To the editors: In my life of reading op-eds in local papers, I can’t remember ever being moved to tears. Helena Ku Rhee’s poignant piece, “For my Korean-Black family, the aftermath of the LA riots cut deep”.
In my decades of work as a licensed clinical social worker with experience in community development projects both domestically and globally, I so empathize with her closing words: “I will never be you, nor will you ever be me, but love is a bridge which can close the gap between us.”
I grew up in South Los Angeles and attended John Muir Middle School and Manual Arts High. Somehow we people of different ethnic backgrounds at that time managed to meet each other ‘half way’, as Rhee eloquently begs us to do so now.
Terri Elders, Westminster
To the editors: We must not reduce the context of the time in 1992 and now to problems of ‘race relations’. The problem in 1992, 2020, and still in 2022 is that law enforcement officers themselves are not adequately subjected to law enforcement.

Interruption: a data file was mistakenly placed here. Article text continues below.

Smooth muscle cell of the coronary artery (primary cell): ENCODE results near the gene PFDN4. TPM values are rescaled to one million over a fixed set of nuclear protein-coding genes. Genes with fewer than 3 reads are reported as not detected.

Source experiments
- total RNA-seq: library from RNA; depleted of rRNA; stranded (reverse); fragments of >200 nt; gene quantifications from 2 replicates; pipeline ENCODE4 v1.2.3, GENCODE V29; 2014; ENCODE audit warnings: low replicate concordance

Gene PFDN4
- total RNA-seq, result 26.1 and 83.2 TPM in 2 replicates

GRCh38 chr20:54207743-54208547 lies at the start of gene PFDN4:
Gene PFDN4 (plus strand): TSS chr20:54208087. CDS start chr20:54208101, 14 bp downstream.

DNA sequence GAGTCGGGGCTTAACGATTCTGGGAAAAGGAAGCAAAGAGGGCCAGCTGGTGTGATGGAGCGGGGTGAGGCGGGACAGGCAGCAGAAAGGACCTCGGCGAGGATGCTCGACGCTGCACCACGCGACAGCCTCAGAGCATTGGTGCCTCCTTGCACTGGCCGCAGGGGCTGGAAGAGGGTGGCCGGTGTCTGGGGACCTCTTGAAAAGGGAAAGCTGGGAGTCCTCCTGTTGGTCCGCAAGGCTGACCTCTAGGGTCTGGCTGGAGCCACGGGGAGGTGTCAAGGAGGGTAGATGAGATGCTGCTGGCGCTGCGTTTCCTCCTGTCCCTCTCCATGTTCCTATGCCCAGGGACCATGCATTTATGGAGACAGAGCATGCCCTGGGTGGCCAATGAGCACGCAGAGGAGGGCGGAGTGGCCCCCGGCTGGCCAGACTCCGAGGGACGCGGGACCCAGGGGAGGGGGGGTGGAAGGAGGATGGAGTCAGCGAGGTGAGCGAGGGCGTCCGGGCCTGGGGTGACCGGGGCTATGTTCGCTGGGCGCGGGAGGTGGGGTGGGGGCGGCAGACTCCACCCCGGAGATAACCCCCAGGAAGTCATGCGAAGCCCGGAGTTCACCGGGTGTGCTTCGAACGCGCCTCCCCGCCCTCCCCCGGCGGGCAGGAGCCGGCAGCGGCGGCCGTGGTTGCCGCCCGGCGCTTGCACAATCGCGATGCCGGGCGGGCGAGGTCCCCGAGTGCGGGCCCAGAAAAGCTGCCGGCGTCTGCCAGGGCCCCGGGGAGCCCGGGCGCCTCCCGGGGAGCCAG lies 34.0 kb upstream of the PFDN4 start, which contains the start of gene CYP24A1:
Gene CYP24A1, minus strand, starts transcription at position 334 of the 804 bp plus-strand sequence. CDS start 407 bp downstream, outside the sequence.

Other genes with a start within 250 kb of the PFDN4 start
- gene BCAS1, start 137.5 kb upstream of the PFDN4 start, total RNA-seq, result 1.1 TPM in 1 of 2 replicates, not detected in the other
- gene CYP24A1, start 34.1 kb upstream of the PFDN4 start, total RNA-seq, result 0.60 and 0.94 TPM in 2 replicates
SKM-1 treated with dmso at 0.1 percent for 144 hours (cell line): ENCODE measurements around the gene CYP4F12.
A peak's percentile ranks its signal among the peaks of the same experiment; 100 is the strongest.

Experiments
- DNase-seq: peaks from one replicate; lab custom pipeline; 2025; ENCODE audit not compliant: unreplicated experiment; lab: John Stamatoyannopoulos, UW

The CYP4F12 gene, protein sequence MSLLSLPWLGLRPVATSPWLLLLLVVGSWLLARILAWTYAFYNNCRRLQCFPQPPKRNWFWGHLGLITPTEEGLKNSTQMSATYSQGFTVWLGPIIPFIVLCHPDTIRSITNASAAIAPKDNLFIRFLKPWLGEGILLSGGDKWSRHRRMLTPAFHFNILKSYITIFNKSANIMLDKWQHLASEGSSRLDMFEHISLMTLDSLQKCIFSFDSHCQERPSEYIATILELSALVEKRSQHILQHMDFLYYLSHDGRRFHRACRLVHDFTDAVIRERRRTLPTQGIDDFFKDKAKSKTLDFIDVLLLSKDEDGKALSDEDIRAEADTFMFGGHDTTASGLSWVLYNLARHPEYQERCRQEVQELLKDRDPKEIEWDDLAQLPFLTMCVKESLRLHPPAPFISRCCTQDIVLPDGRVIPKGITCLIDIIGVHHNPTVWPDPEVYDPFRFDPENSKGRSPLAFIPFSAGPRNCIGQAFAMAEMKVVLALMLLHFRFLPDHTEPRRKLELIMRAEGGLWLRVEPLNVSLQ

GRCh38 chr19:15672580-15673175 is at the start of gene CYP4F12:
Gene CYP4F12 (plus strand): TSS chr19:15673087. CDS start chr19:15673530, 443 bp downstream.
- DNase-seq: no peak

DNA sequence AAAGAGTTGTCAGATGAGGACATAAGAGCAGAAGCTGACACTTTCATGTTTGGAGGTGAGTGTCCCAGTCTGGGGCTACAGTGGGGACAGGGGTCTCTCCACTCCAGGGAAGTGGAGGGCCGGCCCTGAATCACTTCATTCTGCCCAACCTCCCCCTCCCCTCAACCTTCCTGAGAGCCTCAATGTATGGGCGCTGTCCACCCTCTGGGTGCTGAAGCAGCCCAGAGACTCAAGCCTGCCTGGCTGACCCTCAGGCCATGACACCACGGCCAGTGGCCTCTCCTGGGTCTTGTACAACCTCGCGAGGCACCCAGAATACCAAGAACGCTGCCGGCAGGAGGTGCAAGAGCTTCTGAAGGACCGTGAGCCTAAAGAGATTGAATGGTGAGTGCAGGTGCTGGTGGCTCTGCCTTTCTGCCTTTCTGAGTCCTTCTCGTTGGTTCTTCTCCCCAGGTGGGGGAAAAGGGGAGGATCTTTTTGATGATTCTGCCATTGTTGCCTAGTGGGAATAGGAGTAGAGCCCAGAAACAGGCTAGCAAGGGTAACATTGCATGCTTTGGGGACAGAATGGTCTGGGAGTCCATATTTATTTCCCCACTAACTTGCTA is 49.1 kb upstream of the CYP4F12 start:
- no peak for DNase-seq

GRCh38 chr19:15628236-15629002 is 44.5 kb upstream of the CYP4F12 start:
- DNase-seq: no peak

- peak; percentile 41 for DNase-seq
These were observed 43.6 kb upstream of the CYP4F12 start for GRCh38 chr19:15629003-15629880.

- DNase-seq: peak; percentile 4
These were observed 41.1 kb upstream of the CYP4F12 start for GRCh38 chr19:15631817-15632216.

It’s a frustrating time for those seeking law and order in Los Angeles. We’re stuck with a prosecutor whose idealism has led him to ignore the opinions of his own staff, and at the other extreme, an authoritarian sheriff who cares more about investigating journalists than the gangs in his own ranks.
Hopefully, this 30th anniversary of the 1992 riots inspires new leadership in Los Angeles.
John Ennis, Los Angeles
To the editors: For those of us older residents with fond memories, the 1992 uprising was the second major riot in LA.
I remember all the politicians after the Watts riots in 1965 with the same stories of how they were going to fix the system and deal with problems for black communities. So much for politicians and their old promises.
Bob Stover, Huntington Beach